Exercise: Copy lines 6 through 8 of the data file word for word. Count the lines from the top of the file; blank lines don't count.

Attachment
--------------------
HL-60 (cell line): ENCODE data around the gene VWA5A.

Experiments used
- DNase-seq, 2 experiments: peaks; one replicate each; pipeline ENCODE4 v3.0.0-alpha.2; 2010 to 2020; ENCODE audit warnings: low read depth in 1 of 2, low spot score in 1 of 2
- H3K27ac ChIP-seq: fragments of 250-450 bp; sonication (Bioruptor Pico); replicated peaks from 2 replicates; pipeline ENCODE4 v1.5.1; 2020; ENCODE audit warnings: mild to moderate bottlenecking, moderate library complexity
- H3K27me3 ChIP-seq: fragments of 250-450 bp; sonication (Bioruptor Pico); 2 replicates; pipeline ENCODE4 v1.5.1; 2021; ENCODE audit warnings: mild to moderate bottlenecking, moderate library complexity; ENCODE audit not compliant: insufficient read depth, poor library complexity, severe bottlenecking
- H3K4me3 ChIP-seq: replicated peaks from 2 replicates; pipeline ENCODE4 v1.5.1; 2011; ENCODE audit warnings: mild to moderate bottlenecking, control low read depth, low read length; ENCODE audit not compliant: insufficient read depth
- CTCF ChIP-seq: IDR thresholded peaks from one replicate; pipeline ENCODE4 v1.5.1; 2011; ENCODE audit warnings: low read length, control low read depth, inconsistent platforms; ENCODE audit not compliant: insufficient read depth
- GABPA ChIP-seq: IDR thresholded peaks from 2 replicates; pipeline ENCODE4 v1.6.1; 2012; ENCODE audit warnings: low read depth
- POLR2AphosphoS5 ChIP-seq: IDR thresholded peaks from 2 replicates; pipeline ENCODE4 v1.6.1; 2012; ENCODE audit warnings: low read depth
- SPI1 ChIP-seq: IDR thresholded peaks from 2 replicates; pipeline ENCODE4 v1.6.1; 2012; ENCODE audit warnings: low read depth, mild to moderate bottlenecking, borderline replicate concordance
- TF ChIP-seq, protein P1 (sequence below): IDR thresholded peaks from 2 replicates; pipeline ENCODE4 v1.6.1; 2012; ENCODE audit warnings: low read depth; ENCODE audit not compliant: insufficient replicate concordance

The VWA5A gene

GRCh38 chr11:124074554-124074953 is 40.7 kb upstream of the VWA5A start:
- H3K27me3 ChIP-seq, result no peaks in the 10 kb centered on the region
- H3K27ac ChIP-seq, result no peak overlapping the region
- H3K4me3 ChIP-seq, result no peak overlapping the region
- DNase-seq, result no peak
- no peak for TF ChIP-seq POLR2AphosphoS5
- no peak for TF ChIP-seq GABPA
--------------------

- H3K4me3 ChIP-seq: replicated peaks from 2 replicates; pipeline ENCODE4 v1.5.1; 2011; ENCODE audit warnings: mild to moderate bottlenecking, control low read depth, low read length; ENCODE audit not compliant: insufficient read depth
- CTCF ChIP-seq: IDR thresholded peaks from one replicate; pipeline ENCODE4 v1.5.1; 2011; ENCODE audit warnings: low read length, control low read depth, inconsistent platforms; ENCODE audit not compliant: insufficient read depth
- GABPA ChIP-seq: IDR thresholded peaks from 2 replicates; pipeline ENCODE4 v1.6.1; 2012; ENCODE audit warnings: low read depth